Area Forecast Discussion
Issued by NWS Blacksburg, VA

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000 FXUS61 KRNK 251423 AFDRNK Area Forecast Discussion National Weather Service Blacksburg VA 1023 AM EDT Sat Mar 25 2017 .SYNOPSIS... High pressure off the coast will bring one more day of fair weather and mild temperatures to the region today. However, a series of low pressure systems will move out of the Mississippi valley for the second half of the weekend and into the first part of next week. This will bring a good chance for showers and thunderstorms to the area through Tuesday, though temperatures will remain well above normal. && .NEAR TERM /THROUGH TONIGHT/...
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As of 1020 AM EDT Saturday... An upper level ridge off the southeast coast will continue to play blocker and divert a closed low over the Midwest toward the Ohio Valley through Sunday. Meanwhile, a surface high pressure system has moved off into the western Atlantic, however it remains stretched back over the southeastern US. The combination of these two stable high pressure systems will keep the area dry into tonight. Southerly flow around these systems will help warm temperatures into the 70s which is 15F to 20F warmer than normal today. Overnight temperatures will also remain warmer than normal (15F-20F) with readings in the upper 40s to lower 50s. This moist and deep southerly flow will also bring high clouds in the region, but not thick enough to deter the sun from shining bright.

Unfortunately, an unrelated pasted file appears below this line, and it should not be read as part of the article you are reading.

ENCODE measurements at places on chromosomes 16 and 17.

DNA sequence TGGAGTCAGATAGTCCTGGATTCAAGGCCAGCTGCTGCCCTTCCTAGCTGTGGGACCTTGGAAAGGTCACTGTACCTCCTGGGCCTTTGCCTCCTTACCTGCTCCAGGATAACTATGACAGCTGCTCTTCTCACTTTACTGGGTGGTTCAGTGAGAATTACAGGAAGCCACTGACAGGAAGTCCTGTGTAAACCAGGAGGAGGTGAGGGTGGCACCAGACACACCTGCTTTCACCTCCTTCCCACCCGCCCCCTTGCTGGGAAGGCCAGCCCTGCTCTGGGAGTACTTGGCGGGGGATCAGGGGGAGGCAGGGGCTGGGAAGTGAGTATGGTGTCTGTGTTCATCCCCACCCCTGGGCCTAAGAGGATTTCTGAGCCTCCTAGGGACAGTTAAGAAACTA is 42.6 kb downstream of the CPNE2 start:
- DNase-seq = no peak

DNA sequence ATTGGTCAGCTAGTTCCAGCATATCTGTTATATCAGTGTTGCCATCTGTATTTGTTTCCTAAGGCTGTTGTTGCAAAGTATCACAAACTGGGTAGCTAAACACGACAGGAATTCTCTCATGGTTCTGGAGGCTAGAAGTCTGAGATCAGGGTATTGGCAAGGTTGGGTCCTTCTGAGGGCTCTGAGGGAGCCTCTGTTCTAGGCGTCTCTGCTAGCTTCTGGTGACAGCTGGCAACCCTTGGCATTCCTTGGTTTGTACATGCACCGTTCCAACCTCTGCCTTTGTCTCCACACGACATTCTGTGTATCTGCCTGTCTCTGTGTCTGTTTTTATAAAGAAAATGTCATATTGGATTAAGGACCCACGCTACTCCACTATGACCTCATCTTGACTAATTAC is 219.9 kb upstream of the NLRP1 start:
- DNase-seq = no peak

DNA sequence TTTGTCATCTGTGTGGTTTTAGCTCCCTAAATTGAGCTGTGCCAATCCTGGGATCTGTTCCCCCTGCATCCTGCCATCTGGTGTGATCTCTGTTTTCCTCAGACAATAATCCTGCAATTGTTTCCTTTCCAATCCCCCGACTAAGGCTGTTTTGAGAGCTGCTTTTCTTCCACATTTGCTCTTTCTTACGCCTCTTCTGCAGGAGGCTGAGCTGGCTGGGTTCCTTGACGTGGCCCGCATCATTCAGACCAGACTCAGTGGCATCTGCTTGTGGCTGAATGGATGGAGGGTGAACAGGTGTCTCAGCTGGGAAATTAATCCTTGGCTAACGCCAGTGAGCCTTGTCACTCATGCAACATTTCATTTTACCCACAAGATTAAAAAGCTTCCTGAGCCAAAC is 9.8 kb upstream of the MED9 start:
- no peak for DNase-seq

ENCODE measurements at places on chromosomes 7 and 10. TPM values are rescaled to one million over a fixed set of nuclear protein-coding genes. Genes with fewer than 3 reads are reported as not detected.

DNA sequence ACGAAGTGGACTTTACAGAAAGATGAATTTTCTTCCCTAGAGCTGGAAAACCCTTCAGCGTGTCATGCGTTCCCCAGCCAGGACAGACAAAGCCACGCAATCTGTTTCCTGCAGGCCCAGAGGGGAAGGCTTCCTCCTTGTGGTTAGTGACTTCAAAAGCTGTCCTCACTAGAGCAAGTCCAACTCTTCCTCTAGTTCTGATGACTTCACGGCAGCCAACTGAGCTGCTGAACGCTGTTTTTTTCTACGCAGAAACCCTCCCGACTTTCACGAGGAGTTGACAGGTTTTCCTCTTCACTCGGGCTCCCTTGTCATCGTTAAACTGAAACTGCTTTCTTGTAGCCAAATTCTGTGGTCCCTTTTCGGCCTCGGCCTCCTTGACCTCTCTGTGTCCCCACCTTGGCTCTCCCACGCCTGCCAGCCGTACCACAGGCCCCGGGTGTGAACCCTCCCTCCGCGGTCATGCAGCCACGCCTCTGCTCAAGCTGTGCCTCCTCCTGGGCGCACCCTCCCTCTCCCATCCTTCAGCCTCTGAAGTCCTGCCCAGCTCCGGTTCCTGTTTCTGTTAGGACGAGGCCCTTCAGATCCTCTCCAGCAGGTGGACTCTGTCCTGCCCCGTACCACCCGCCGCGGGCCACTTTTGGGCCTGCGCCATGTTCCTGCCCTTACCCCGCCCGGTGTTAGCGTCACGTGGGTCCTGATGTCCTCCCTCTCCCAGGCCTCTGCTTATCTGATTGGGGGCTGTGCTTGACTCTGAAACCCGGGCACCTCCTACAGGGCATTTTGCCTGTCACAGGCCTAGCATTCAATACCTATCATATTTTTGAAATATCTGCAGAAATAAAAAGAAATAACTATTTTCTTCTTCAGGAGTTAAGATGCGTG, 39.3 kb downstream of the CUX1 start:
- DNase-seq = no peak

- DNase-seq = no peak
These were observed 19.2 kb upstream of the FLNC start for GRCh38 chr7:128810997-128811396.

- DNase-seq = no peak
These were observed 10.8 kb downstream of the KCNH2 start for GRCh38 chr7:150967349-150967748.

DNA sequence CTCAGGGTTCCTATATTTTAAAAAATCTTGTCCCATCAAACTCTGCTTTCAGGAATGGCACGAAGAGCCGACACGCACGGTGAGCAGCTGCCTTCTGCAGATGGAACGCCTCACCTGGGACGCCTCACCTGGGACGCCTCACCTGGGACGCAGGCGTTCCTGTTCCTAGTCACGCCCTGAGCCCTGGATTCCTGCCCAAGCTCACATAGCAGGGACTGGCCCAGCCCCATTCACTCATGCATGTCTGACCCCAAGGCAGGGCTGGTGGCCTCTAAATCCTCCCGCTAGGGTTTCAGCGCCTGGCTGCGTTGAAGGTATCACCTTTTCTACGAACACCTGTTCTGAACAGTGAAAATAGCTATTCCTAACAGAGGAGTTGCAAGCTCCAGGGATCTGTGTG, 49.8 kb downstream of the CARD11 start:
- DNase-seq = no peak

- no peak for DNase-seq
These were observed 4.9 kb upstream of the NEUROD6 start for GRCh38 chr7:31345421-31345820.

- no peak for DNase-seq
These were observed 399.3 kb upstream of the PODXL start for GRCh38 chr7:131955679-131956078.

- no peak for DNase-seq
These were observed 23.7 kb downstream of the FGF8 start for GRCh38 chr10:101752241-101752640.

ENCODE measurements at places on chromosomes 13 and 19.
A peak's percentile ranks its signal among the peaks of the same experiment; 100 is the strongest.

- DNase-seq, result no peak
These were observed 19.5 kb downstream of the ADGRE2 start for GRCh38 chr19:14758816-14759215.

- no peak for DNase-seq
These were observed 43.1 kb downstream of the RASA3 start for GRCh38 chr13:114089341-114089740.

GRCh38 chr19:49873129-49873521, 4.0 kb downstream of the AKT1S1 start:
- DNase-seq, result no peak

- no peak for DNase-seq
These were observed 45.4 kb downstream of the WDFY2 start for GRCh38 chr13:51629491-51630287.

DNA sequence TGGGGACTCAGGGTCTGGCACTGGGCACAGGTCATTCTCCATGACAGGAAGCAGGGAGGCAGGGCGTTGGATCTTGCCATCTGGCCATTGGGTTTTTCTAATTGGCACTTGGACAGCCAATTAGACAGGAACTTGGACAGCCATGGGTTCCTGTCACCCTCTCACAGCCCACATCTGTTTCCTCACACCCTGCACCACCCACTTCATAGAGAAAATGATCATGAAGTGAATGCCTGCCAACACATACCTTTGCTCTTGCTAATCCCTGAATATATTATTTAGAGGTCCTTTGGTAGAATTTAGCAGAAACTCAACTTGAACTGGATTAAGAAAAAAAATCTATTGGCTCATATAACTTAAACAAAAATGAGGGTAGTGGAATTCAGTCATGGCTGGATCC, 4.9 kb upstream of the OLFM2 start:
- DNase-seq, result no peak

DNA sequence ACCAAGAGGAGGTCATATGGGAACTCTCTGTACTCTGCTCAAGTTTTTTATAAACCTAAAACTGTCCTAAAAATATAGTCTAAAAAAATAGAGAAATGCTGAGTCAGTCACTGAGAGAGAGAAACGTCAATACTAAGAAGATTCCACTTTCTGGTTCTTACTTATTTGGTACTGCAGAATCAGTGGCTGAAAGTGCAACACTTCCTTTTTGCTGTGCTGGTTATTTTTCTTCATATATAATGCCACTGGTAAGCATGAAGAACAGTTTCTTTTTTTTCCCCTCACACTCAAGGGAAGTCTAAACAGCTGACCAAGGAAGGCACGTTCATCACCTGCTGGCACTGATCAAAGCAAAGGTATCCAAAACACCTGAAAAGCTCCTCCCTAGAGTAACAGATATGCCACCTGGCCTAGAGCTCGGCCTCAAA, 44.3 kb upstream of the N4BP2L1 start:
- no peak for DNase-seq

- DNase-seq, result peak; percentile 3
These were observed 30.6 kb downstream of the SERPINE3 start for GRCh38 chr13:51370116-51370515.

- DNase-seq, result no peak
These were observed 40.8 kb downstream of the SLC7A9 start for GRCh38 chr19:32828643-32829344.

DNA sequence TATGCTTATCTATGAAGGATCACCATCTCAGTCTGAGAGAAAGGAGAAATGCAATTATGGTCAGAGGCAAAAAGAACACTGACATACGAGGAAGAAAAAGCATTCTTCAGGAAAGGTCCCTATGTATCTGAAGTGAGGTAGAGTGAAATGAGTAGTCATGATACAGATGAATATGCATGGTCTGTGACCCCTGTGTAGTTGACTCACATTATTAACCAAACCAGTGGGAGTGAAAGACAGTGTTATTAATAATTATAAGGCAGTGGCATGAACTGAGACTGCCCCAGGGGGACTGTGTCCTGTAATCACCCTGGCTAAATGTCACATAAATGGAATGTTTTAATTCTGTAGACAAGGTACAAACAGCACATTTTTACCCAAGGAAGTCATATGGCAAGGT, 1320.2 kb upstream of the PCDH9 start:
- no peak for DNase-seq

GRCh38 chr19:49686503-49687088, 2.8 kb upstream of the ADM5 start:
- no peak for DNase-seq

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&& .SHORT TERM /SUNDAY THROUGH TUESDAY NIGHT/... As of 400 AM EDT Saturday... Active weather pattern expected through the period with a kinematic zonal flow embedded with several vigorous upper short waves or closed lows. In fact there are five such systems slated to track across the U.S. from west to east over the next seven days. Thus, there will be numerous and frequent chances for rain. As instability increases, the threat for thunderstorms, some even strong to severe, also increases through the period. Given that all of the systems are of Pacific origin, temperatures will remain mild and well above normal through the period. The first upper system to bring precipitation to the area will arrive Sunday morning. While this will be a potent system as it tracks through the Southern Plains and into the western TN Valley today, it will be lifting north into the Ohio Valley and weakening, as well as slowing in forward speed, as it arrives in our region, thanks to a downstream upper ridge in the western Atlantic. Although shear is fairly decent and dynamics are notable, instability is marginal at best. Would expect rain showers to arrive in the western parts of the forecast area around daybreak Sunday, then translate east through the morning into the afternoon. Likely to categorical pops are warranted. Enough instability is indicated to warrant mentioning isolated thunder west of the Blue Ridge during the afternoon where the air mass will be more unstable. This first system will lift north of the region Sunday evening/Monday morning, but leave an increasingly moist and unstable air mass in its wake. Monday, the CWA will be located between upper lows/troughs. However, the air mass will be moist and unstable. With forcing increasing during the afternoon/evening in advance of the upstream short wave, would expect some scattered showers and isolated thunderstorms to pop up across the forecast area. Nothing organized is anticipated. By Tuesday, the next in the parade of troughs/upper lows moves into the region from the west during the morning hours then into the Piedmont by afternoon. Instability and moisture are significantly more abundant as this system arrives. In addition, the more kinematic nature of this second/open wave system combined with notable instability warrants the mention of thunder areawide during the afternoon/early evening Tuesday. Fortunately, upper-level wind fields/hence shear, appear to be relatively weak and weakening further with time as this system shears out toward the northeast U.S. So while a few stronger storms cannot be ruled out, the severe threat appears low with this system, but does appear to be somewhat greater than with the Sunday system. QPF for the two events should average from just under an inch in the west to about 1/2 inch across the Piedmont. Given relatively dry weather in the recent past, this should not cause any hydrologic issues. As noted above, temperatures will be unseasonably warm through the period with lows mainly in the 50s and highs in the 60s west to the 70s east. These temperatures are around 20 degrees above normal for lows and 10-15 degrees above normal for highs. && .LONG TERM /WEDNESDAY THROUGH FRIDAY/... As of 420 AM EDT Saturday... Behind the Tuesday system, we will see a brief respite from the parade of storm systems as an area of high pressure from Canada filters southward into the area stabilizing and cooling the air mass. This should lead to a relatively precipitation free and slightly cooler period. Cannot completely rule out some light showers due to weak ripples in the flow aloft. Temperatures and dewpoints will drop about 10 degrees from the Mon-Tue period. By Friday, the next, and fairly potent, upper low tracks toward the area. However, there is considerable discrepancy between the GFS and the ECMWF in the configuration and timing of this system into the eastern U.S. The GFS depicts more of an open wave reaching the CWA as early as Thursday night moving east of the area by Friday afternoon. Meanwhile, the ECMWF is much slower, deeper, and further south with a cutoff upper low lifting it slowly north-northeast into the Ohio Valley by late Friday. The difference between the two models can be accounted for in noting the strength and blocking of an upstream ridge across the Atlantic. This upstream ridge is much stronger per ECMWF, which also depicts a notable wedge down the east side of the Appalachians as the closed low lifts north into the Ohio Valley. The ECMWF would result in a much wetter and stormier pattern for the CWA, although it would not arrive until Friday as opposed to Thu night per GFS. For now, have generally broad brushed the area with high chance to likely pops beginning Thu night and continuing into Friday. In addition to the differences noted above, there are also massive differences between the two models regarding instability and the potential for severe, with the ECMWF much more noteworthy in this category. For now, have included a chance for thunder without any further details. It will likely take several runs for the models to resolve their differences on this system. Another system is slated to follow by the end of the weekend or the beginning of the next week, so the active pattern is expected to continue into the next week. Temperatures will be closer to normal Wed-Thu, then begin to trend back to above normal levels Fri-Sat. && .AVIATION /15Z SATURDAY THROUGH WEDNESDAY/... As of 730 AM EDT Saturday... VFR conditions should continue for all TAF sites through 00Z. However, extensive mid and high clouds are overspreading the area, so it will be BKN-OVC all day with a mid-level deck in the 050-070 range and a high level deck in the 200-250 range. Moisture will continue to increase overnight/early Sunday as a vigorous upper-level low slowly approaches from the TN Valley on its track into the OH Valley. The continued moist south to southwest flow ahead of this system will bring lower MVFR clouds/ceilings to all TAF sites overnight/early Sunday. Showers should not arrive until mid to late morning Sunday, just beyond this TAF valid period. Current thinking is that we will only see a low stratus deck early Sunday and not any fog, but some MVFR in fog cannot be completely ruled out early Sunday. Winds will generally be S-SW through the daytime becoming S-SE after 00Z. Look for speeds of 5-10kts through 00Z, mostly 5kts or less after 00Z. Some low end gusts are possible once again today across the Piedmont, but are not likely west of the Blue Ridge. Medium to high confidence in ceilings and visibilities throughout the TAF valid period. Medium to high confidence in wind speed and direction through the TAF valid period. Extended Aviation Discussion... An active weather period with a series of vigorous upper-level low pressure areas tracking from west to east across the U.S. during the week. Showers and a few thunderstorms will overspread the area Sunday with the first system with widespread sub-VFR cigs/vsbys in clouds and precipitation. Monday the area will be between systems, but a moist/unstable air mass will remain in place and widely scattered showers and isolated thunderstorms are possible. Areas of sub-VFR cigs/vsbys are also possible, especially during the morning hours, in low clouds and fog. The next upper-level low will arrive Tuesday with another chance for showers and thunderstorms along with periods of sub-VFR conditions. Wednesday-Thursday may bring a period of improved aviation conditions as a weak cold front temporarily pushes the deeper moisture south of the area. However, by Friday the next in the series of upper-level systems arrives with another chance for showers, thunderstorms, and sub-VFR conditions. && .RNK WATCHES/WARNINGS/ADVISORIES... VA...None. NC...None. WV...None. && $$ SYNOPSIS...MBS NEAR TERM...MBS/RCS SHORT TERM...RAB LONG TERM...RAB AVIATION...MBS/RAB is the U.S. government's official web portal to all federal, state and local government web resources and services.